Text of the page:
The Jacksonville City Council Rules Committee approved resolutions backing three local bills they would like to see the State Legislature consider this session.
Two of them involve drinking. And one involves the school board, which drives people to drink.
One local bill, “J-2”, asks for “special zones” in older neighborhoods, such as Murray Hill, Springfield, and San Marco, to lower the required seating for a restaurant serving liquor from 150 to 100.
The bill is similar to a resolution the council pushed last year, regarding the Riverside/Avondale Commercial Character areas.
As with that previous iteration, seating requirements for liquor-serving restaurants in affected parts of Springfield, San Marco, and Murray Hill (with more than half of their revenue derived from food sales) are requested to be cut from 150 seats to 100, and space reduced from 2,500 to 1,800 square feet.
A local restaurant owner with shops in Springfield and Murray Hill pushed for this allowance, contending that smaller establishments make sense as part of urban core infill.
San Marco was added via a floor amendment in committee.
House District 13 Rep. Tracie Davis is expected to carry this bill this session.
“J-3” was added to the agenda on an emergency basis, via Resolution 2016-828.
The bill summary asserts that the measure waives “open container restrictions on alcoholic beverage consumption within the A. Philip Randolph Entertainment District during 15 designated ‘special events’ and any other event designated as ‘special’ by the City Council.”
Legislative bill J-3 would amend the Florida Statute chapters regulating beer and wine sales and consumption to provide that for purposes of the application of the state law, the open container law exemption in Jacksonville’s special events district shall apply to “premises” licensed for “consumption on premises” that are either within or located contiguously to the A. Philip Randolph Entertainment District.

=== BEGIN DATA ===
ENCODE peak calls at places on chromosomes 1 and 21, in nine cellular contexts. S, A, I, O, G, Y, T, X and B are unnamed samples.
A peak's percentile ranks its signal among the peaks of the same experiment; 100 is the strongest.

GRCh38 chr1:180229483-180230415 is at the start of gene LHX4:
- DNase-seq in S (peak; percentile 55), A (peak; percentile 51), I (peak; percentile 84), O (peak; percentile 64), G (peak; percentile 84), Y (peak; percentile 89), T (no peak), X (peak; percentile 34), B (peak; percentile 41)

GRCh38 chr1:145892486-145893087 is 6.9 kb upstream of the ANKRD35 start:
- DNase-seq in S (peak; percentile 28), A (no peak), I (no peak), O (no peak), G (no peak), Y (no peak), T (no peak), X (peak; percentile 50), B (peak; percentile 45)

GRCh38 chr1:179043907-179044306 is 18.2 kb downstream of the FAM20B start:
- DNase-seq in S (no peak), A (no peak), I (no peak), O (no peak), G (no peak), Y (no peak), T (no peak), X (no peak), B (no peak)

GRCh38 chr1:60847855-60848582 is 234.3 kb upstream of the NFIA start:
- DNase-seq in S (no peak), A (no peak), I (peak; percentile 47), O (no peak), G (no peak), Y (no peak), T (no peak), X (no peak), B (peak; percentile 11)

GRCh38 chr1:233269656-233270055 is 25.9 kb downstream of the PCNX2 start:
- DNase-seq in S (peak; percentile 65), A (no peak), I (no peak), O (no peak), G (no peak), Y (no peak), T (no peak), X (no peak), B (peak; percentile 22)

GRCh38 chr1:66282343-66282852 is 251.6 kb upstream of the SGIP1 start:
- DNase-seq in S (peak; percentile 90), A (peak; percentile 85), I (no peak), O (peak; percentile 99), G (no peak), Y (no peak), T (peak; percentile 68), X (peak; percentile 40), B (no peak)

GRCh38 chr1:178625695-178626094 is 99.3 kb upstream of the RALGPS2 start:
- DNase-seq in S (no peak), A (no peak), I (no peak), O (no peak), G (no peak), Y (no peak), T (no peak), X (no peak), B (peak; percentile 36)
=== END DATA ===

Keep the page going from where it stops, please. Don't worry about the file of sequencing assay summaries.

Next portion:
“J-1” was presented also, affecting the school board.
Resolution 2016-782, sponsored by Councilman Aaron Bowman, would express support for a J-Bill that would amend the Florida statute so that the vote of the Duval County School Board chair would not break a tie. In 2006, the Legislature adopted a measure for Orange County that dictated that, in counties with between 800,000 and 900,000 people, the school board chair’s vote breaks the tie.
Board member Scott Shine noted that an emergency meeting on curriculum had four members, and a 2-2 tie was broken by the chair.
Shine said that was a “pretty lean representation of democracy.”
Duval County may exceed 900,000 people by the next census, a point which concerned committee members.
All of these bills were unanimously approved, and will undoubtedly be approved next Tuesday by the full council.